Traveling Vegan - The Galapagos Islands

Traveling Vegan - The Galapagos Islands

Ecuador is not known for it’s vegan friendly options, and the Galapagos is no exception. These islands are known for their ridiculously cool animals, evolution, and seafood! You will walk down the streets and see a fish market with hungry sea lions begging like puppies. On Santa Cruz, there is a street that in the evening is converted to many restaurants with the host/hostess walking around showing off their latest catch of the day. But what about us vegans?? I mean the people who travel to the Galapagos often do so because they love interesting animals; so, it would make sense that there would be a good amount of us vegans going.

There are three main islands in the Galapagos: Santa Cruz, Isabela, and San Cristobal, these are the islands where people can sleep over at night, while there are smaller ones one can visit. I will be focusing on these three.

I know this is a vegan article, but look at her face!

Dad and I

Santa Cruz

During my father and my stay in the Galapagos, Santa Cruz was a bit of a home base for us. We flew into, and out of Santa Cruz, and we used it as the go between with the two other islands. Santa Cruz is the most populated of the islands, with Puerto Ayora being the major location for tourists and activity. Not knowing the lay of the land yet, my father and I stayed to the main drag when looking for food the first few days, walking along the water and up Avenue Charles Darwin. Here you will find the more expensive generic tourist food. Most of these locations had never heard of a vegan before. And an important word of warning, which I always forget, do not eat spaghetti in Latin America, it will never be what you want it to be!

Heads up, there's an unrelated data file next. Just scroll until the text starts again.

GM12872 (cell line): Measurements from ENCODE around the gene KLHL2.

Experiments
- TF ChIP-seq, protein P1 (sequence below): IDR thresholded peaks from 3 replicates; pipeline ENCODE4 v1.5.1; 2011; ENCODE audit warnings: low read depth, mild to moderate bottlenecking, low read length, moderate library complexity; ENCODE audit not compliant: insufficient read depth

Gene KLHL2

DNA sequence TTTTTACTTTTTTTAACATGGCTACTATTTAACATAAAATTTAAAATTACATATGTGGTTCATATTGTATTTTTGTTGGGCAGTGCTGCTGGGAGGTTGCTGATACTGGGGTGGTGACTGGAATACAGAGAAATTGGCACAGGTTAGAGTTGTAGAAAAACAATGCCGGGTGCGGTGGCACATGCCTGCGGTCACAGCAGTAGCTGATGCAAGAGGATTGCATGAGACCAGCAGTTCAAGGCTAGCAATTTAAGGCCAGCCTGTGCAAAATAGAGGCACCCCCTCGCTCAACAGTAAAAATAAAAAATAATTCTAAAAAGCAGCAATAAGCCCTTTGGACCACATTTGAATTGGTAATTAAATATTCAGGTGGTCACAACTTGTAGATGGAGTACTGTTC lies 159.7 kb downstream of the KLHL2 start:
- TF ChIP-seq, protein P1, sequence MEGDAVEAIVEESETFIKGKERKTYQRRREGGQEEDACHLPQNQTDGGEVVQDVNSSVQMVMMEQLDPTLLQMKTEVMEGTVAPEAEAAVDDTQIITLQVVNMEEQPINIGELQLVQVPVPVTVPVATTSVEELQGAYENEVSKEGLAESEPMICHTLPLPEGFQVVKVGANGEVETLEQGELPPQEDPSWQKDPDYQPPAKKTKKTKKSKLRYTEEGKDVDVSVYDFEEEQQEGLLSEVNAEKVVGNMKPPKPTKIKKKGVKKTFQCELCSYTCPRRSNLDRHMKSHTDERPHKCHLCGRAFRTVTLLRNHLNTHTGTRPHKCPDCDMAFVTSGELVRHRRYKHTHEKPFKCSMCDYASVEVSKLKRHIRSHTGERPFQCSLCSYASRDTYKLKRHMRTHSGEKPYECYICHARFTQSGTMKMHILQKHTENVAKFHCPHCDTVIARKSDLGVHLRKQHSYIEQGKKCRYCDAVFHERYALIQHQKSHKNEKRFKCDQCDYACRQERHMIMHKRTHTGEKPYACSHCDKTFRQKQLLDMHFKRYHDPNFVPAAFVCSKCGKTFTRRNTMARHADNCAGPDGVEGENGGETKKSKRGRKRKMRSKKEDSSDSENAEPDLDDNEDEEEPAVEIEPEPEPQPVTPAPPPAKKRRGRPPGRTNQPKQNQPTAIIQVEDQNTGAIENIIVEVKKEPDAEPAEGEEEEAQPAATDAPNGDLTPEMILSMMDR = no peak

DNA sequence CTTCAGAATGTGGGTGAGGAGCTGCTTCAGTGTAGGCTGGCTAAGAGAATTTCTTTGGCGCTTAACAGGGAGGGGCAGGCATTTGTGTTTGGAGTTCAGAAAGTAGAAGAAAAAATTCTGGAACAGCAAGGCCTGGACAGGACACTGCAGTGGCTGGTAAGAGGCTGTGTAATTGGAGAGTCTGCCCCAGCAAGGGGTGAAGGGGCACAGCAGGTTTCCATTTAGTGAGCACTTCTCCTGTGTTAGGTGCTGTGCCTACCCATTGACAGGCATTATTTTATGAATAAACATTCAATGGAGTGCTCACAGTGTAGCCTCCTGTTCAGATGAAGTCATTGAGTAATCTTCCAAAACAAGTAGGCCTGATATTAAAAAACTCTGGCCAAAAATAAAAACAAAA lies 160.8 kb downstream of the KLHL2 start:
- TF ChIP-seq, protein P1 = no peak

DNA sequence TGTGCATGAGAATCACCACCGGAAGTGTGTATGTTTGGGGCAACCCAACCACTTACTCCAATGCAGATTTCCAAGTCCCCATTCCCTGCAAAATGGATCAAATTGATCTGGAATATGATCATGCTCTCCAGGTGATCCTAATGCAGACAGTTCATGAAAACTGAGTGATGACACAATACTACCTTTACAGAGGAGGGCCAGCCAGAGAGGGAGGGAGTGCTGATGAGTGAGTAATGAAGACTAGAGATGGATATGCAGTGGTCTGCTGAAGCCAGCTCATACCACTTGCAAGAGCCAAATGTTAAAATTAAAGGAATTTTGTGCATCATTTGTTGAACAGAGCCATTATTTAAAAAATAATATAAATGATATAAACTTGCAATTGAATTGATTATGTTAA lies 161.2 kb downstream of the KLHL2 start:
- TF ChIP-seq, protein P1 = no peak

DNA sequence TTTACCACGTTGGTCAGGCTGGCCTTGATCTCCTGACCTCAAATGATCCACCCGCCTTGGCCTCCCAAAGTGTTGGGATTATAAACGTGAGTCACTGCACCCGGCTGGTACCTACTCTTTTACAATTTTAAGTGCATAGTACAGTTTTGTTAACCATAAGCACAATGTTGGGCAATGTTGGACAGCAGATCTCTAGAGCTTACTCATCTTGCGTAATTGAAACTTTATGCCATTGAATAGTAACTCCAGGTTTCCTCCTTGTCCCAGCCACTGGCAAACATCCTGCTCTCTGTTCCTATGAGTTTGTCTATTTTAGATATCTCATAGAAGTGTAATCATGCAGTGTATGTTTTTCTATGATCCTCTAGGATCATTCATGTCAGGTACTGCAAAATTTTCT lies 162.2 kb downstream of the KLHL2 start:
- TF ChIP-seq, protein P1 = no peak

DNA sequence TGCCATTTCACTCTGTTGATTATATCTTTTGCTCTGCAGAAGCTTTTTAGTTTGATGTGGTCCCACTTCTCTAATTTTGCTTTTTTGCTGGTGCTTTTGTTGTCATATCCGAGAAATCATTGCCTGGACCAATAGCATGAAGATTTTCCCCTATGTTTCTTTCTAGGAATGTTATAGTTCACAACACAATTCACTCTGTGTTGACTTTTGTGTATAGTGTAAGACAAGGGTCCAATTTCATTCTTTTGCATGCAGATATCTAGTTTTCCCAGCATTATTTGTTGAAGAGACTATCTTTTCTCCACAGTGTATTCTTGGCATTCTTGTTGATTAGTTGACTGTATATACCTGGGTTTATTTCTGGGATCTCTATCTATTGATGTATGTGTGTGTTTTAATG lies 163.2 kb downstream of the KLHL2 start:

When I travel, I’m always curious how well my Happy Cow App will do in finding me great vegan food. This trip, I wasn’t very impressed, but it did find me Il Giardino, which was on the main drag, had a cute ambiance, and a few really solid vegan options that had me coming back for more. So, it looked like lunches and dinners could work.

However, breakfast was looking a little bleak. One thing I quickly learned, was if I wanted to have more than fruit and granola, I was going to have to make my own breakfasts. Luckily, Puerto Ayora has a pretty good supermarket, and I was pleasantly surprised to find, almond milk and even vegan yogurt on the shelves! Our hotel had a beautiful little deck and a fridge; so, my breakfasts were always sun kissed and just the way I wanted them.

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As my father and I expanded our knowledge of Puerto Ayora, we came across the wonderful Charles Binford Street, which converts into a restaurant row. Here you can experience more of the local food, at about half the price of the restaurants along the water. The street market is loads of fun too! It is a few blocks of open restaurants that have taken over the street. You have to try to navigate the many hosts/hostesses trying to sit you at their table as you select your establishment for the evening. If you are squeamish about seeing lots of dead seafood and having people shove lobsters in your face, you might not want to come here. However, if you can overlook that, it is a fun experience and I was pleasantly surprised to find that these restaurants were much more accommodating to vegans than the main drag. When I spoke to the eateries on the water I often got blank stares when I mentioned that I was vegan. When I did it at the street market, the hosts didn’t miss a beat, they just went from showing me their fish to listing what they could offer me for my vegan diet! These guys were pros! Most of the places had similar dishes, but my favorite dish I had there was a vegan pizza from Resaurante - Pizzeria Playa Sol Mar! If you decide to go, be extra nice to the host/waiter Andres for me, he is very accommodating for vegans!